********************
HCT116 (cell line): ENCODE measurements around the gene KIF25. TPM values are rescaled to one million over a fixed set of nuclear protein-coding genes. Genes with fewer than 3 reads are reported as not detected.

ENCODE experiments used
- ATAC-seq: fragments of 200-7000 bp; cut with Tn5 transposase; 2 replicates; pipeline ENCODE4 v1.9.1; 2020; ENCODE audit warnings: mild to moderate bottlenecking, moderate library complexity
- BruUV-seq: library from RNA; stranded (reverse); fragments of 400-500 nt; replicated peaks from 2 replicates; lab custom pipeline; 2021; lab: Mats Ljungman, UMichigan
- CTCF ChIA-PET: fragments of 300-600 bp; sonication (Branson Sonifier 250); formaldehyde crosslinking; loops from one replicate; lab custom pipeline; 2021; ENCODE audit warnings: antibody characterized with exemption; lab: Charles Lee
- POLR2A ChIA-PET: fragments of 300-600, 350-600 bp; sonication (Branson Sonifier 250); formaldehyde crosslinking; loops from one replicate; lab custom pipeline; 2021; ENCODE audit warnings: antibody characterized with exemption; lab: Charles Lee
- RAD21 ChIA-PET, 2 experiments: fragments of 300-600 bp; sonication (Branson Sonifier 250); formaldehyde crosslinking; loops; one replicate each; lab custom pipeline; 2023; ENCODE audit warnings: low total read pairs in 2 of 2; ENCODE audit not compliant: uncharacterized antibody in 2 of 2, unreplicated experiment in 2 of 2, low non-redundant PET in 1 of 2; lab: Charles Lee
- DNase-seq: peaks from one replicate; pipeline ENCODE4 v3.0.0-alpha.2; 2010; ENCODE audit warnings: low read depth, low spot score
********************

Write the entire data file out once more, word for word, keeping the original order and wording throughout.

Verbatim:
HCT116 (cell line): ENCODE measurements around the gene KIF25. TPM values are rescaled to one million over a fixed set of nuclear protein-coding genes. Genes with fewer than 3 reads are reported as not detected.

ENCODE experiments used
- ATAC-seq: fragments of 200-7000 bp; cut with Tn5 transposase; 2 replicates; pipeline ENCODE4 v1.9.1; 2020; ENCODE audit warnings: mild to moderate bottlenecking, moderate library complexity
- BruUV-seq: library from RNA; stranded (reverse); fragments of 400-500 nt; replicated peaks from 2 replicates; lab custom pipeline; 2021; lab: Mats Ljungman, UMichigan
- CTCF ChIA-PET: fragments of 300-600 bp; sonication (Branson Sonifier 250); formaldehyde crosslinking; loops from one replicate; lab custom pipeline; 2021; ENCODE audit warnings: antibody characterized with exemption; lab: Charles Lee
- POLR2A ChIA-PET: fragments of 300-600, 350-600 bp; sonication (Branson Sonifier 250); formaldehyde crosslinking; loops from one replicate; lab custom pipeline; 2021; ENCODE audit warnings: antibody characterized with exemption; lab: Charles Lee
- RAD21 ChIA-PET, 2 experiments: fragments of 300-600 bp; sonication (Branson Sonifier 250); formaldehyde crosslinking; loops; one replicate each; lab custom pipeline; 2023; ENCODE audit warnings: low total read pairs in 2 of 2; ENCODE audit not compliant: uncharacterized antibody in 2 of 2, unreplicated experiment in 2 of 2, low non-redundant PET in 1 of 2; lab: Charles Lee
- DNase-seq: peaks from one replicate; pipeline ENCODE4 v3.0.0-alpha.2; 2010; ENCODE audit warnings: low read depth, low spot score